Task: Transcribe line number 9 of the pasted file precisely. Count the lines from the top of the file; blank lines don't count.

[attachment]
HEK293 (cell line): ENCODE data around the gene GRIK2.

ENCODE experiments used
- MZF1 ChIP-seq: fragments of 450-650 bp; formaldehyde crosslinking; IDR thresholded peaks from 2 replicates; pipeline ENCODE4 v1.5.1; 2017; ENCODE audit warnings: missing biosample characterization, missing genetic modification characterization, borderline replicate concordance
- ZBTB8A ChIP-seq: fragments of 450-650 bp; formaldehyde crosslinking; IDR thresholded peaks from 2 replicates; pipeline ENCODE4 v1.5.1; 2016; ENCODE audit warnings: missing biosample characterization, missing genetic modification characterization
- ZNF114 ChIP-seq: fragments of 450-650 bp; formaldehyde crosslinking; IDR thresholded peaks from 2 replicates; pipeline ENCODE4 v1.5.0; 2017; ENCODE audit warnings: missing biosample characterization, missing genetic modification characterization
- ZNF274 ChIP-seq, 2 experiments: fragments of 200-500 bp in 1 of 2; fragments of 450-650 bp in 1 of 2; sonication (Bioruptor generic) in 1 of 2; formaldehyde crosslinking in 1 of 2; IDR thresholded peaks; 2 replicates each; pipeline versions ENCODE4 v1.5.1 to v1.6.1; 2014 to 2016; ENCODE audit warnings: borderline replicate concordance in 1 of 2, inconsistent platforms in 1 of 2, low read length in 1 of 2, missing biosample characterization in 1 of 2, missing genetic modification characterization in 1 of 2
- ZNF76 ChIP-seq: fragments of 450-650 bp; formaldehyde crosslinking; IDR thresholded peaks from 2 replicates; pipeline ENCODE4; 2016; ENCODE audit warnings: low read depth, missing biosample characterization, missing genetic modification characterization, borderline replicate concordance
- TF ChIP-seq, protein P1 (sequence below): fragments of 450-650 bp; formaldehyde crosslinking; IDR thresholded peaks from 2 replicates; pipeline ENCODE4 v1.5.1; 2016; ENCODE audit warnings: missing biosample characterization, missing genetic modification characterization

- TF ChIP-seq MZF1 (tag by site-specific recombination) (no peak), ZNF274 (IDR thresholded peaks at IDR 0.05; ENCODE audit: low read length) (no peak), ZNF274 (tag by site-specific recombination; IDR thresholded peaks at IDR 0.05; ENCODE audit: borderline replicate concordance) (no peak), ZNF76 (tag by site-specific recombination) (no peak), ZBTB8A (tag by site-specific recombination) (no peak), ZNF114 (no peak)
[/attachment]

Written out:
- TF ChIP-seq MZF1 (tag by site-specific recombination) (no peak), ZNF274 (IDR thresholded peaks at IDR 0.05; ENCODE audit: low read length) (no peak), ZNF274 (tag by site-specific recombination; IDR thresholded peaks at IDR 0.05; ENCODE audit: borderline replicate concordance) (no peak), ZNF76 (tag by site-specific recombination) (no peak), ZBTB8A (tag by site-specific recombination) (no peak), ZNF114 (no peak)